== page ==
Prof. John Aguiyi speaking at the event in New York.

The University of Jos is seeking international collaboration for clinical trials and production of the world’s first anti-snake venom vaccine.

The vaccine, called COVIP-Plus, is the product of 24 years of intensive research by the institution’s Africa Centre of Excellence, in Phytomedicine Research and Development (ACEPRD).

Prof. John Aguiyi, the Director of ACEPRD, stated this at the 2019 US Africa Business Expo, held in New York at the weekend, on the sidelines of the ongoing United Nations General Assembly.

Aguiyi said that the vaccine, unveiled in July, was the potential solution to the huge burden of managing snake bite poisoning, which he said had become a global public health challenge.

According to him, people die of snakebite poisoning in Africa daily, but the public is not conscious if its seriousness, due to insufficient data.

He stated that victims were mostly rural dwellers, especially farmers, who produce the bulk of food that feeds the world.

“Snakebite poisoning is the most neglected public health disease in the world, with most of the victims in rural tropical and subtropical countries, according to the World Health Organisation (WHO).

“WHO records indicate that about 5.4 million snakebites occur worldwide annually, resulting in 1.8 to 2.7 million cases of poisoning.

“According to the organisation, there are between 81,410 and 137,880 deaths, many amputations and other associated permanent disabilities each year, with most of the cases said to occur in Africa, Asia and Latin America.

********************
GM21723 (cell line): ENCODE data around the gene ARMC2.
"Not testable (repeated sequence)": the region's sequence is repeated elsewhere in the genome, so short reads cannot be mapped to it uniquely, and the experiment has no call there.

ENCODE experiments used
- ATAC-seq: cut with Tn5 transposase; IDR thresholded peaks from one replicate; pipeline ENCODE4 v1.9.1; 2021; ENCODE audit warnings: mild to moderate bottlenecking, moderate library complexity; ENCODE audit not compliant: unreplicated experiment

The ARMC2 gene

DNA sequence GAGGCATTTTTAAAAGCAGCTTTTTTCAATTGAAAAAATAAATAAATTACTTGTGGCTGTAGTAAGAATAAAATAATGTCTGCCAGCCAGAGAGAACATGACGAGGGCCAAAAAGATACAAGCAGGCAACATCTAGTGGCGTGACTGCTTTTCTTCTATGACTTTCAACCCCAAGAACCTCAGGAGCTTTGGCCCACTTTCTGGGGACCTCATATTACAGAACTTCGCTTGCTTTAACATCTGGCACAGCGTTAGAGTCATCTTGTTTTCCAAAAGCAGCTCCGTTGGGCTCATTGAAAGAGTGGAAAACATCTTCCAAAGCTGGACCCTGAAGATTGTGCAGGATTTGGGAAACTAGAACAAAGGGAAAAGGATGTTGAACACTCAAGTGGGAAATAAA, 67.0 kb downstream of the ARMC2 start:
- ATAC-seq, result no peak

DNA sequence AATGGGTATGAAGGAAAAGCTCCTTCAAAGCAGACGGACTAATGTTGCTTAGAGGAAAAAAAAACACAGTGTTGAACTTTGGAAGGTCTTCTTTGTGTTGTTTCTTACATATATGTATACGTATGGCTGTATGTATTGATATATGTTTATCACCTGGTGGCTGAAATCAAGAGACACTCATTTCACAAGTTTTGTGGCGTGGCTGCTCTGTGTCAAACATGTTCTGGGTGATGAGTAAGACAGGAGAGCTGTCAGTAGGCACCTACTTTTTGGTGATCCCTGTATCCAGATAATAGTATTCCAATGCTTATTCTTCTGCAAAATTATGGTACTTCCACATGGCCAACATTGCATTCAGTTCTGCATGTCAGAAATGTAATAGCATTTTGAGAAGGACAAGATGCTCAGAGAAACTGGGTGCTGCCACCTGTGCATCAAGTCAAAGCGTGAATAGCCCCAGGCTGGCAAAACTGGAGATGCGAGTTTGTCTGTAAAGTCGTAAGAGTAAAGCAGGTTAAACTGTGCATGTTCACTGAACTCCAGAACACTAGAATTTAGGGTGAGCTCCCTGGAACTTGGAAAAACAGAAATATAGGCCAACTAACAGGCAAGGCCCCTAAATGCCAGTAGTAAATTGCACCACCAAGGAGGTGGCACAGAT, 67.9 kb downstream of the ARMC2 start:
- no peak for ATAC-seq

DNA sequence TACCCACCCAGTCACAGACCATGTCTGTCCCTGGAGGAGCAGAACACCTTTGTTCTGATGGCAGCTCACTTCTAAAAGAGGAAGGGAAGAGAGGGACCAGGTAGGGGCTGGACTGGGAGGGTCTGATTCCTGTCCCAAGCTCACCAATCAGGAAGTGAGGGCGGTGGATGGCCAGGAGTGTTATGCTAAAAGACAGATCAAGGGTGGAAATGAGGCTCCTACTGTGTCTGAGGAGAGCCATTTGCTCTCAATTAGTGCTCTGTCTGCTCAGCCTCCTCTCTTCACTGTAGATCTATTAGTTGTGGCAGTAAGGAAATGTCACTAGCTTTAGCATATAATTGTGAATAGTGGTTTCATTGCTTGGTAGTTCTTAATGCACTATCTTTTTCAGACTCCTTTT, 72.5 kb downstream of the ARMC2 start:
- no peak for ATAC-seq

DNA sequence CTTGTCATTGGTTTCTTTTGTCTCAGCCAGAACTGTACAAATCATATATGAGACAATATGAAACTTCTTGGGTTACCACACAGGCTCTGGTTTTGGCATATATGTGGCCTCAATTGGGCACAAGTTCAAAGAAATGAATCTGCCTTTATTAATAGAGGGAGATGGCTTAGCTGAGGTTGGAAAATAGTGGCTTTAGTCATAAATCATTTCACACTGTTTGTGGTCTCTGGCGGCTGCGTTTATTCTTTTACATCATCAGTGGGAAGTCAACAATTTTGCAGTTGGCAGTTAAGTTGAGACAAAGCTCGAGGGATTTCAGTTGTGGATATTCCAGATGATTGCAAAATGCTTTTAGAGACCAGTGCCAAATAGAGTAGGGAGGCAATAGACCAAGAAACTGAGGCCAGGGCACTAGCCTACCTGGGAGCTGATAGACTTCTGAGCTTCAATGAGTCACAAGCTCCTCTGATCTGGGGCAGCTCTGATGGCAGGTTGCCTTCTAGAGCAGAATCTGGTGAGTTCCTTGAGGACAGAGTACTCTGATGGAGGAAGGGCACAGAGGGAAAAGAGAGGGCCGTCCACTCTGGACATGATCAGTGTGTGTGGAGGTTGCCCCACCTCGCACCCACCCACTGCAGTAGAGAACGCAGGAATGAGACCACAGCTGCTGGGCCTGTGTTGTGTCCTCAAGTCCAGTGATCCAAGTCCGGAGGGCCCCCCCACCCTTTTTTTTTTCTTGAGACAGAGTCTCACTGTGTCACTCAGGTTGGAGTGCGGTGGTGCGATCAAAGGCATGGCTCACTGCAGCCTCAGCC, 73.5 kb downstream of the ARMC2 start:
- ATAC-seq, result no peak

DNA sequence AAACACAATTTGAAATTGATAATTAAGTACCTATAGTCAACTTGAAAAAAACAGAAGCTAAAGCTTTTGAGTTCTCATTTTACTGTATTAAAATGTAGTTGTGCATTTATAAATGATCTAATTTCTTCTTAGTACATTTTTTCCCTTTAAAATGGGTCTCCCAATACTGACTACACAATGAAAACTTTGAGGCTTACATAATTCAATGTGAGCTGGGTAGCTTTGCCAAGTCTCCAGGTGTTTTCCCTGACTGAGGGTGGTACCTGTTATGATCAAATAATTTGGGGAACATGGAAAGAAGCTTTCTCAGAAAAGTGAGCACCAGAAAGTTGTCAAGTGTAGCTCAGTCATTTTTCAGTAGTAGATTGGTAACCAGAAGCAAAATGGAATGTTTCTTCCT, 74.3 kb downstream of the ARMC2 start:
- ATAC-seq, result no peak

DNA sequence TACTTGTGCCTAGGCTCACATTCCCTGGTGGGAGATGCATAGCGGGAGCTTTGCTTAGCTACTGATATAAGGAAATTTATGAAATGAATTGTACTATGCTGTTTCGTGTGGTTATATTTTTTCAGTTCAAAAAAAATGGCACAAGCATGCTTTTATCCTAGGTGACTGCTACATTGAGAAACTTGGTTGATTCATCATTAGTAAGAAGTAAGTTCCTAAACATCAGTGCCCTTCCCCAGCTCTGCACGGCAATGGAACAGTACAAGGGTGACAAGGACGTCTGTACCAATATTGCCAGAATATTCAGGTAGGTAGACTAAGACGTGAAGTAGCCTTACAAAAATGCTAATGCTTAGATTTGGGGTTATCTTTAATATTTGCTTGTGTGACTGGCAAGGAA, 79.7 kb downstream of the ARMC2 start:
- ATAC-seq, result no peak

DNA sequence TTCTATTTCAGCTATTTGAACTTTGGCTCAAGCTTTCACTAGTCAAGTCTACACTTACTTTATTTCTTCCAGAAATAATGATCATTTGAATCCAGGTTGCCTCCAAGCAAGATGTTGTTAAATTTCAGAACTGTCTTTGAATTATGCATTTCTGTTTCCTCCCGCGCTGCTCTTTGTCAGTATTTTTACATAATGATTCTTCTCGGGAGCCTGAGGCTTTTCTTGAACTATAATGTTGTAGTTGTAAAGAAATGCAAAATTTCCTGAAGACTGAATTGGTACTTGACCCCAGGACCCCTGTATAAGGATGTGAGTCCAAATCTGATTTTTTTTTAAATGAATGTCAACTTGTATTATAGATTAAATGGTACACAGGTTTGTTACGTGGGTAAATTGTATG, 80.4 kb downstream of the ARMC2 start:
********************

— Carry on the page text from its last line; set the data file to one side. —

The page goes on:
“According to available estimates, there are 497 snakebites per 100,000 population in Nigeria, with a mortality rate of not less than 12 percent.

“In sub-Saharan Africa, snakebite poisoning is estimated at 420,000 per year, resulting in no fewer than 32,000 deaths.

“The mortality rate is attributed largely to poor management of snakebite cases and high cost of anti-venom drugs which are not so effective.”

In a presentation at the New York event, Aguiyi noted that COVIP-Plus would eliminate the high cost of managing snake bite poisoning, by providing immunity for up to one year.

He explained that the vaccine was a polyvalent anti-venom (capable of neutralising different snakebite poisons), sourced from a vegetable seed protein.

He said that COVIP-Plus had undergone successful laboratory tests since the start of the research work in 1994.

“We have successfully tested it against Malaysian, Pakistani, Brazilian and African snake venom, leaving us currently at Phase 1 clinical trial.

“What we have is a preparation that will be cheap and stable; we want something that could easily be moved around because the normal antiserum depends on cold chain for transportation.

“But, with what we have developed, you don’t need cold chain. You can move it around. It sustains itself and is stable at about 40 to 59 degrees.

“We had to apply biotechnology in addition to local knowledge, to give a cloned product than can be expressed in bacteria, thereby making it cheaper for distribution.

“The anti-venom we have today sells for over 100 dollars (about N30,000). Local farmers cannot afford it without government subsidy.

“For this reason, we have something today that can readily be available in pharmacies, and at cheaper rates for farmers,” he said.

At a previous forum, Aguiyi had said that there were four phases in clinical trial process, with the first phase alone costing about N200 million.

In August, the Vice-Chancellor of the University of Jos, Prof. Sabastian Maimako, told a news conference in Jos that the institution was seeking funds to conduct the clinical trials.

Maimako said that the trials were capital intensive and that the university could not fund it.